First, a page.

We had originally planned to slice through the bacon and the pork, but the stink emanating from the giblet sack was intolerable! Coughing and wheezing uncontrollably, we opted to vacate the area as quickly as possible.

Continue to Day 15


Anonymous said...

I cannot imagine this experiment getting any more wonderful, and yet, I know it will.

Liz said...

You popped it! You guys are my heroes.

Anonymous said...

awee you popped the sac =( i was looking forward to the thing exploding...

Ms Mellymel's World said...

When the gag reflex kicks in....it's truly stinkymeat!

Tip: Try a little mentholatum rub (ie. Vicks)under the nose and a cough drop in your mouth at the same time for better control over your gag reflex when working so close to the experiment. It works when dealing with dead bodies.

I'm anxious to see what is born from the white wiggling area on the pork!

Viva la stinkymeat!

Anonymous said...

Ugh. just looking that chicken makes me want to puke. good work! :)

Joel said...

Wow! Those hi-res pictures are truly gruesome. Congratulations on actually surpassing the original Stinkymeat project. I was in my back yard in Iowa today, and I think I could smell that plate from here!

Megan said...

Eeeurgh. I've got to hold the gag reflex back just looking at the pictures. good job!

KF said...

It's not too late to go gold. As far as I see it, you have one of two options to make this project the most amazing ever.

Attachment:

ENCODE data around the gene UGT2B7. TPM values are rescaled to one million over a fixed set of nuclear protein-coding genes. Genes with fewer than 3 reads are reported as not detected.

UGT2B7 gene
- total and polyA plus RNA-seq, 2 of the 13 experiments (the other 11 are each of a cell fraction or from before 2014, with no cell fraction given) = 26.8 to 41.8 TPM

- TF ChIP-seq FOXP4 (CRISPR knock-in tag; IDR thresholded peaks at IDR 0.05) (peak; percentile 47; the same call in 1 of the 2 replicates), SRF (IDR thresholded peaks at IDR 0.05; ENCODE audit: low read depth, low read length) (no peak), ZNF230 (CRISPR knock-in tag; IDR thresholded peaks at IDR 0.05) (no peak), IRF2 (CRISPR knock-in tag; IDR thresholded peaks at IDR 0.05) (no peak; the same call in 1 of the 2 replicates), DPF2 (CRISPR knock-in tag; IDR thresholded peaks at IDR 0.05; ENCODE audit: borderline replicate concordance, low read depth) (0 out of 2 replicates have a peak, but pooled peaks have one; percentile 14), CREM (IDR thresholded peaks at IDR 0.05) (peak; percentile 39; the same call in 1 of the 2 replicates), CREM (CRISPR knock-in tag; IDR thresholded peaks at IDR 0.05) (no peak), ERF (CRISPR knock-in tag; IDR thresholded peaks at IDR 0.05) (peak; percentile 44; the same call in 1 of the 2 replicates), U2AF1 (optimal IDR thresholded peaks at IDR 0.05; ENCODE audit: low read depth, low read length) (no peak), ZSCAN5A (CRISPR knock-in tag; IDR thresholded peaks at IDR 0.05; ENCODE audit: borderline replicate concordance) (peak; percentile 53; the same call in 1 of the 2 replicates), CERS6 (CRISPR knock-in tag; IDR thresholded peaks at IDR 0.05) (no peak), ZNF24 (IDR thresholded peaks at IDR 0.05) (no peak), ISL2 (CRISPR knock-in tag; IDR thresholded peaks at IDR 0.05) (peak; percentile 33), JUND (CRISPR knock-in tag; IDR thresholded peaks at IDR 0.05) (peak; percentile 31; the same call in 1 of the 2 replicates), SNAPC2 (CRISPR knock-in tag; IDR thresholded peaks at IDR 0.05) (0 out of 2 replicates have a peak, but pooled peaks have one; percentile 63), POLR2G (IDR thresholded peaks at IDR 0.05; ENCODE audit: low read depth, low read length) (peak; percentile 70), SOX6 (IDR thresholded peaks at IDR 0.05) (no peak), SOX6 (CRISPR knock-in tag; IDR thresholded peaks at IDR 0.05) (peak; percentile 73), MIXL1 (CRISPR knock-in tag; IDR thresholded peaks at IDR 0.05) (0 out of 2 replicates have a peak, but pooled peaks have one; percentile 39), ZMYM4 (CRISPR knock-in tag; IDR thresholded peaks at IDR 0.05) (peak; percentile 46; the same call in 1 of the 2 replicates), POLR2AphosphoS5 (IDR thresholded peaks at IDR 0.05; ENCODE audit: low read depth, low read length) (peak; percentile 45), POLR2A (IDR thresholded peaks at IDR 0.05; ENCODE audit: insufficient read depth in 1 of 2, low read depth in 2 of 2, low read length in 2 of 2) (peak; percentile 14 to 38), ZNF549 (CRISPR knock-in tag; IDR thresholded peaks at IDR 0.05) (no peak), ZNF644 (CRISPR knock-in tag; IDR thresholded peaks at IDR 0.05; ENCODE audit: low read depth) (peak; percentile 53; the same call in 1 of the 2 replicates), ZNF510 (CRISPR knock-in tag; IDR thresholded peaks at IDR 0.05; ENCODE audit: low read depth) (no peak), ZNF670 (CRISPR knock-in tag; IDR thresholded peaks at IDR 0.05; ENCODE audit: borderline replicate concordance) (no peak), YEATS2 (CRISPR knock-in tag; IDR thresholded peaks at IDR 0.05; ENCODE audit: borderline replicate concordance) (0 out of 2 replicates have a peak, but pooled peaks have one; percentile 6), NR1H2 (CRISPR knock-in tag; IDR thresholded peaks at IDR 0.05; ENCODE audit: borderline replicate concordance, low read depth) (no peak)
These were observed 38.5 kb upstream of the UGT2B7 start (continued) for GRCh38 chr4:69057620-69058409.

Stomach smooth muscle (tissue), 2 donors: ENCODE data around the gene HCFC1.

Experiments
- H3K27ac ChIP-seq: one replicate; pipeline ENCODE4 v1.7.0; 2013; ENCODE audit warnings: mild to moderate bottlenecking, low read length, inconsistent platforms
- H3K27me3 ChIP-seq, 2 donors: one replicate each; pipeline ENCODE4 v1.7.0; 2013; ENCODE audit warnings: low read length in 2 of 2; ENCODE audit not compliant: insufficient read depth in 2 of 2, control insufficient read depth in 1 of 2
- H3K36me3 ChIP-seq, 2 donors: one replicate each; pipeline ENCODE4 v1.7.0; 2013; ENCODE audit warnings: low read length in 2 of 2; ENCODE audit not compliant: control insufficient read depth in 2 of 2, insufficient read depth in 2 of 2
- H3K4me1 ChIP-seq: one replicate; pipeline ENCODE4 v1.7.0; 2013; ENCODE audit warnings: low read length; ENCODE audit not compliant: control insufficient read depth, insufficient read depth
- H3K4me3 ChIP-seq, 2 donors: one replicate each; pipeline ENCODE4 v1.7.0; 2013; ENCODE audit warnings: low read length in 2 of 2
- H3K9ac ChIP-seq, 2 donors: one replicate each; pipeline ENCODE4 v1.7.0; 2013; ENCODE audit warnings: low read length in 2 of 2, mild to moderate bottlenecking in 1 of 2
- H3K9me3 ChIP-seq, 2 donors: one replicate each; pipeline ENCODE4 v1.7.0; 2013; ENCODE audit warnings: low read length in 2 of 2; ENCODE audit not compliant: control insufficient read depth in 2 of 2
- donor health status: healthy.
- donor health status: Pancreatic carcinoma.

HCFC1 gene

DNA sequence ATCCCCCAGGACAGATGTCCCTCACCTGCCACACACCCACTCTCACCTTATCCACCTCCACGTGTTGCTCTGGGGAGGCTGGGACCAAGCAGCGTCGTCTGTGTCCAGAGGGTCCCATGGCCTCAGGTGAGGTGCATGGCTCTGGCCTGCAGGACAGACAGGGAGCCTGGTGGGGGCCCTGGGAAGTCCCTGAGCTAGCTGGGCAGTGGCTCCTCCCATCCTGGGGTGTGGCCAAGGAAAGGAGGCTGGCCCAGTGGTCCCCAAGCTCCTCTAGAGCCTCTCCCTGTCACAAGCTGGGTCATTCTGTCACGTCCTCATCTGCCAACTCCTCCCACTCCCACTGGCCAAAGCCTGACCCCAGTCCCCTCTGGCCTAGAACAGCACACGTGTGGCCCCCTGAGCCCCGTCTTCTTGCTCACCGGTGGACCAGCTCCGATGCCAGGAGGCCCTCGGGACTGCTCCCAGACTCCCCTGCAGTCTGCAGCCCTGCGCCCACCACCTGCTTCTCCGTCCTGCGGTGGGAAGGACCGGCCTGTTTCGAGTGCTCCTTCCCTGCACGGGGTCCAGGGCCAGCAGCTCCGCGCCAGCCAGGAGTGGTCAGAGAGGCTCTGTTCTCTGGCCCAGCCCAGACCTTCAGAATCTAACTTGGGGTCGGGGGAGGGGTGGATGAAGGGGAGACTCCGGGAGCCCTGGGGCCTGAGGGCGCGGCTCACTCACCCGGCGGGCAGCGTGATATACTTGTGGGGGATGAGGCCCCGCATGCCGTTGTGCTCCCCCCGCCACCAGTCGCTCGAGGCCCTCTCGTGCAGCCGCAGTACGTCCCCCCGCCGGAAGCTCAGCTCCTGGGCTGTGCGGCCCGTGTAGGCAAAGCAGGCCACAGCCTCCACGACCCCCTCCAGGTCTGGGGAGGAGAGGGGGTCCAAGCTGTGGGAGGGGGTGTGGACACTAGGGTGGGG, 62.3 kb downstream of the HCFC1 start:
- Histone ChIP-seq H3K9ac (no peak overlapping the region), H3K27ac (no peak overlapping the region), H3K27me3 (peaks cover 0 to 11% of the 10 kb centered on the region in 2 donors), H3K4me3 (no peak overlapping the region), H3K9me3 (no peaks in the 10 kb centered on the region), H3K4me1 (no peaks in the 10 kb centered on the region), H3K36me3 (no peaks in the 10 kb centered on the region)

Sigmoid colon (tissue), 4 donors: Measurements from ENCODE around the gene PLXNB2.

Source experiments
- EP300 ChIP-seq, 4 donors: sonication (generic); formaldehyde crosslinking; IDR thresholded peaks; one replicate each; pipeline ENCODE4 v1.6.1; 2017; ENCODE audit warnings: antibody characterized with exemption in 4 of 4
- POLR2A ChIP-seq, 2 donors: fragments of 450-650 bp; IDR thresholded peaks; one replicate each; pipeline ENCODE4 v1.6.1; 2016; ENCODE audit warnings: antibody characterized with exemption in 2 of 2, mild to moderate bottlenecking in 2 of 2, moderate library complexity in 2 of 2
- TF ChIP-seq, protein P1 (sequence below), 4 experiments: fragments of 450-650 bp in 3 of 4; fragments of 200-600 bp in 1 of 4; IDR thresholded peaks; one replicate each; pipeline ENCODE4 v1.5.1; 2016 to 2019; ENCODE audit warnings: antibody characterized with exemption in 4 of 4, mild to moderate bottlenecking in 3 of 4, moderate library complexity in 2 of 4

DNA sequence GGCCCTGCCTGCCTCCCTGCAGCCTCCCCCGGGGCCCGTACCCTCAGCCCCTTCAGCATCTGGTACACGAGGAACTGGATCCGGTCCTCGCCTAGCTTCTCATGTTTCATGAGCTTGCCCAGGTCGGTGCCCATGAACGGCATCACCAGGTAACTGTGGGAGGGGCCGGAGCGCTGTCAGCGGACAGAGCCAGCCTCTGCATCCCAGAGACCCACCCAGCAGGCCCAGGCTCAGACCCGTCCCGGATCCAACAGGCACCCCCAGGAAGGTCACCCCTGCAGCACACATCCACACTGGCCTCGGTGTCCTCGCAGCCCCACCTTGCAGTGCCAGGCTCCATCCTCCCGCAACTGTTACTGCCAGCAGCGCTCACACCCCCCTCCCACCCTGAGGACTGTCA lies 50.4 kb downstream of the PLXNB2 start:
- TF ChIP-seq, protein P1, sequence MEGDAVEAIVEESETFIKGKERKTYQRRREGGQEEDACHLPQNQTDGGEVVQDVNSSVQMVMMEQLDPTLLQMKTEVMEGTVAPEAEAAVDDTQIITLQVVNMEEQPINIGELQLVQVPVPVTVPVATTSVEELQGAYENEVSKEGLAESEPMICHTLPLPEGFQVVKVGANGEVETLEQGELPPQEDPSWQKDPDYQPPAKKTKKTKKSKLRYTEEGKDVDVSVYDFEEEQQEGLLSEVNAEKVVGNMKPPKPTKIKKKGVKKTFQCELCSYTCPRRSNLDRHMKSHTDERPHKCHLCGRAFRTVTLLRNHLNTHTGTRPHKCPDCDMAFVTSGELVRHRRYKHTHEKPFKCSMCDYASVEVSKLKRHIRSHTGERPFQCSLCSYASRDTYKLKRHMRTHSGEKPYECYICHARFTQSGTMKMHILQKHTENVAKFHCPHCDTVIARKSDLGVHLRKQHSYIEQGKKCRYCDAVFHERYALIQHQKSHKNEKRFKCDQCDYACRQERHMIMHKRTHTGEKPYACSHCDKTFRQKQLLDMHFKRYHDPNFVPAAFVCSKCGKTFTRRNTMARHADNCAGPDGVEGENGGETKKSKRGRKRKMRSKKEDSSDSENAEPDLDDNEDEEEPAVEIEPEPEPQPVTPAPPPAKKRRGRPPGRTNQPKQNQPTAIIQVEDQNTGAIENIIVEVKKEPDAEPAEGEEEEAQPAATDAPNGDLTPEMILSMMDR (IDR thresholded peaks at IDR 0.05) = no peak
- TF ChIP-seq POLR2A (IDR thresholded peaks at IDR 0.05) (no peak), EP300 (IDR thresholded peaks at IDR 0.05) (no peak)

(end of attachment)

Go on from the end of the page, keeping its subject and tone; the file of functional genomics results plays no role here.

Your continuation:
1.) Move it to a larger container, and add some tuna, some raw fish meat, and some wild game meat. Focus on squid.

2.) Take what you have, chuck it in a blender (take out bones and stuff first), then microwave the slurry. Make sure to not blend it to well, you want it sort of chunky. Make sure it doesn't go above 65 degrees celcius (most pathogens die at that temperature).

3.) Special option for going platinum: Do step 2 then step 1. Result: Stinkymeat soup with fresh raw fish. This method is reminiscent of the San Francisco bakers who always save some of their day's sourdough for use in tomorrows batch.

The good news about the stinkymeat slurry is that it can be applied to objects, dumped places, or used as a starter for other stinkymeat projects.

Just think of the possibilities.

Joel said...

"One thing we've been noticing over the past few days: the area of the plate being overrun by ants is becoming increasingly... sandy."

Adult ants cannot chew and swallow solid food. Instead they swallow the juice which they squeeze from pieces of food. They throw away the dry part that is left over.

Stinkymeat Tufts Chapter said...

Mmm, Stinkymeat slurry. I do very much like this idea, but to be honest I don't want to have to throw away a perfectly good blender (can't reuse it after it's had the meat in it after all). Perhaps once we have better funding, this can be the experimental basis for Tufts Stinkymeat Part 2...